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Your phone bill is paying for cell phones for low income?

hypocritexposer

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Are you paying to provide free cell service to people with low incomes?Did you know that some of the

Posted: 08/04/2011

By: Katrina Schaefer

Did you know that some of the fees that you pay on your phone bill may actually be providing free cell service to people with low incomes?

A debate started in Pennsylvania after people became aware of the program, which offers a free phone and 250 minutes a month.

Here's how at works:

The FCC requires all phone companies to pay into something called the Universal Service Fund.

Companies get the money they send to the fund by charging you on you bill.

Money from the fund goes to companies who provide the free service to help offset their cost.

People across the country are using this free service and if you have a cell phone, you're paying for it.

Supporters say the cell phone provides a needed lifeline that helps people get to doctors and stay in touch with loved ones.

Critics say cell phone service isn't a right. Read more about this story.

What do you think about this?

http://www.abc15.com/dpp/news/now_at_nine/are-you-paying-to-provide-free-cell-service-to-people-with-low-incomes
 

Steve

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well, we pay for guns for Mexican gangs, cocaine for informants, so why not hand out free phones..


If you want a phone, get a job. this crap is getting beyond stupid..
 

hypocritexposer

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Steve said:
well, we pay for guns for Mexican gangs, cocaine for informants, so why not hand out free phones..


If you want a phone, get a job. this crap is getting beyond stupid..



Is the cell phone a basic human right? That's the question the Toronto Star asks about a U.S. program that gives free phones and talk time to people on welfare or at poverty-level incomes.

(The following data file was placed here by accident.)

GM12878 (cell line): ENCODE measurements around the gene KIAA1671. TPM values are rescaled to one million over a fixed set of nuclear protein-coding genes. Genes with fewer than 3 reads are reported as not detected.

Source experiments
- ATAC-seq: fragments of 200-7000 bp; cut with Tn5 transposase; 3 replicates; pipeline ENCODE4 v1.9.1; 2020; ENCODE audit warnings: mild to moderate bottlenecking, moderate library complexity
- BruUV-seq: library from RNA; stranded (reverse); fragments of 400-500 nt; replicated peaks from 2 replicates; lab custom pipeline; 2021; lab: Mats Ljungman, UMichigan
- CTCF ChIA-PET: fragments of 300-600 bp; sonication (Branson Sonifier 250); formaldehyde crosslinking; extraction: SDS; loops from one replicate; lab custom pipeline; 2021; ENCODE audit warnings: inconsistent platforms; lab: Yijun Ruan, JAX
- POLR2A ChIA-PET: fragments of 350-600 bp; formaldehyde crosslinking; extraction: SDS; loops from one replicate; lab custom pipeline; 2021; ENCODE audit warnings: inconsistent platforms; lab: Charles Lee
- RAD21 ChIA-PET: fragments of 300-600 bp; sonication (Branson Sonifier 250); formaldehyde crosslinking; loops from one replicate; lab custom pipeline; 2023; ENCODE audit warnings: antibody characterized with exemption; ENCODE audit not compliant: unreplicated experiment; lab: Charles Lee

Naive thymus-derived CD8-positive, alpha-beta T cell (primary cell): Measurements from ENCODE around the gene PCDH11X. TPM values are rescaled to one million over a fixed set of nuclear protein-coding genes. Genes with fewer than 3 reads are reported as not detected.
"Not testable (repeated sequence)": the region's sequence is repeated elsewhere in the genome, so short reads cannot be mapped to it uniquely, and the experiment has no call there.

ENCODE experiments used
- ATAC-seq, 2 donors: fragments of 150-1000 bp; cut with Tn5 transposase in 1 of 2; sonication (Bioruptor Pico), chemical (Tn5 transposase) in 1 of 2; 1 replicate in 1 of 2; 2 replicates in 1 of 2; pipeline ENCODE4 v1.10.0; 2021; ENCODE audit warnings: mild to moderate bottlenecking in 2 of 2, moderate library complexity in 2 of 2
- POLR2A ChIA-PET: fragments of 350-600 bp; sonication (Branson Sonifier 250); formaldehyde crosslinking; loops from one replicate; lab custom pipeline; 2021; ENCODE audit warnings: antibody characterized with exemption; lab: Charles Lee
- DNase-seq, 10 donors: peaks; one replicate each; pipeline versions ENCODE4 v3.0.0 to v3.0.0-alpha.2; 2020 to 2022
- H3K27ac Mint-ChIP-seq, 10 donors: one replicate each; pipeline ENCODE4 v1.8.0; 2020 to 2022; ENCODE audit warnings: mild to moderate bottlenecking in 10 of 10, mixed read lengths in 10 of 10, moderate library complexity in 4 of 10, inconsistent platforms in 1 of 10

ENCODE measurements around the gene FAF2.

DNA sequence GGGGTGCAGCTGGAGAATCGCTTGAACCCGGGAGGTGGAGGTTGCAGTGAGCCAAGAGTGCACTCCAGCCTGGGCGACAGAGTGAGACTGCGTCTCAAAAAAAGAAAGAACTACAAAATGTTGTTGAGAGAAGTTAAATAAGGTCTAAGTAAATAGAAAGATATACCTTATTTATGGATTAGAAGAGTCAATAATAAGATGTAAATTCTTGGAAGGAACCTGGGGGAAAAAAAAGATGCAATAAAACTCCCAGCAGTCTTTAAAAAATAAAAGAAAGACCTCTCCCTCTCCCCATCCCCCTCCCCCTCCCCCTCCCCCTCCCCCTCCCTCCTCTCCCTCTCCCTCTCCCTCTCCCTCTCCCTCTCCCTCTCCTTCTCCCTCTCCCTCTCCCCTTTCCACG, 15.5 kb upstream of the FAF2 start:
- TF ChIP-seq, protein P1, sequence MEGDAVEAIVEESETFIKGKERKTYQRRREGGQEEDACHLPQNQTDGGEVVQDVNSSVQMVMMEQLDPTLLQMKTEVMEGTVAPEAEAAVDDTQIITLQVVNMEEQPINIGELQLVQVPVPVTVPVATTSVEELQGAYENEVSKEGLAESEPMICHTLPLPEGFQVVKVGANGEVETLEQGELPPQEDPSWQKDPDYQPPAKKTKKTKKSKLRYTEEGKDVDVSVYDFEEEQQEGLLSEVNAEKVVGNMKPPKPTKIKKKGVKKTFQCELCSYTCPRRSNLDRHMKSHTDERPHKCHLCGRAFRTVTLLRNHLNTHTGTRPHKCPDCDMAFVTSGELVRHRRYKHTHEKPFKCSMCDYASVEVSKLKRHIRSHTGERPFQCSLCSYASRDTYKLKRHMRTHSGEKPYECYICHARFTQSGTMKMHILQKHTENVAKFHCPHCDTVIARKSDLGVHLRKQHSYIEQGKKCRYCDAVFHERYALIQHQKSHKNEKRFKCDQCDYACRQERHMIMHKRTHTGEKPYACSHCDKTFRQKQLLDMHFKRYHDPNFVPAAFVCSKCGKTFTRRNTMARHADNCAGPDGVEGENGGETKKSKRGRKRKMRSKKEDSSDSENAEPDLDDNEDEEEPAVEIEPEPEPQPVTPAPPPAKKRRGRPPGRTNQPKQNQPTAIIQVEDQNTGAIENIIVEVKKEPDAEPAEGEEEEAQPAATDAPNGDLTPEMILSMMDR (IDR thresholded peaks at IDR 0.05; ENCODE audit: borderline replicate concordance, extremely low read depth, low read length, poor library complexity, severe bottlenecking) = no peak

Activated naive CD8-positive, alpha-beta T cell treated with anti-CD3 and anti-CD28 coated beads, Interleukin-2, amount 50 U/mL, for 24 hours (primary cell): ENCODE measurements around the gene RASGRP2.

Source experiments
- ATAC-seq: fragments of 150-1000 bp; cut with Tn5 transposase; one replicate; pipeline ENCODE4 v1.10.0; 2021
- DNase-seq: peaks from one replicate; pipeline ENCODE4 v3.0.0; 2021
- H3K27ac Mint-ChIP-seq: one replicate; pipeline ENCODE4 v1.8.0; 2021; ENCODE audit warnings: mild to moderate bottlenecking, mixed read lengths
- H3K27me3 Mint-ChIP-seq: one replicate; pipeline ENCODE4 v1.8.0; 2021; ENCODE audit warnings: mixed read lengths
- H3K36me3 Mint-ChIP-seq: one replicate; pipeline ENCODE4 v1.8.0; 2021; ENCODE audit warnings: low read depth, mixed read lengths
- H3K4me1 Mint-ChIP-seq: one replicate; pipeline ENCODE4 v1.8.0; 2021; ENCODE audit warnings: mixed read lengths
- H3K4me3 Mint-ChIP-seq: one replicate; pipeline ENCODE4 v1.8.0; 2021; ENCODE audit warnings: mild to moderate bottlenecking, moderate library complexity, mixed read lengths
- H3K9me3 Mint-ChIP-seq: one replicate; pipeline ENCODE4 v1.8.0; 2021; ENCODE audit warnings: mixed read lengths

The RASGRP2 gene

The stock to watch in this area is America Movil (AMX), whose TracFone Wireless subsidiary runs the program. TracFone, by the way, has more than 10 million subscribers and is the top prepaid wireless service in the U.S.

Providing food and shelter to the needy is one thing, but a cell phone? The government pays for most of the program, called SafeLink, which gives users 68 minutes of free monthly airtime for a year with no contracts. That includes voice mail, call waiting, text messages and international calling.

The program is available in parts of four states -- Tennessee, Florida, Massachusetts and Virginia -- and is coming soon to seven eastern states and the District of Columbia (click here for more information).

It's fascinating that cell phones have climbed the ranks of human necessities to be on par with the most basic of services. The issue seemed to take root after Hurricane Katrina, when people without phone access couldn't get help.

There's also the possibility that a cell phone can help the person get a job, moving them out of poverty and off federal welfare.

"Cell phones can significantly boost the earning potential of these communities," said the author of a recent government study on the impact of cell phones on low-income people.

The government pays most of the program's costs, and TracFone picks up the rest. TracFone sells users additional monthly talk time, and could retain them as paying customers once the year of free service ends.

It's too bad that the government couldn't set up this program with a wireless provider in the U.S., rather than a company based in Mexico City.

http://www.sodahead.com/united-states/are-cell-phones-for-welfare-or-low-income-families-a-basic-human-right/question-265313/
 

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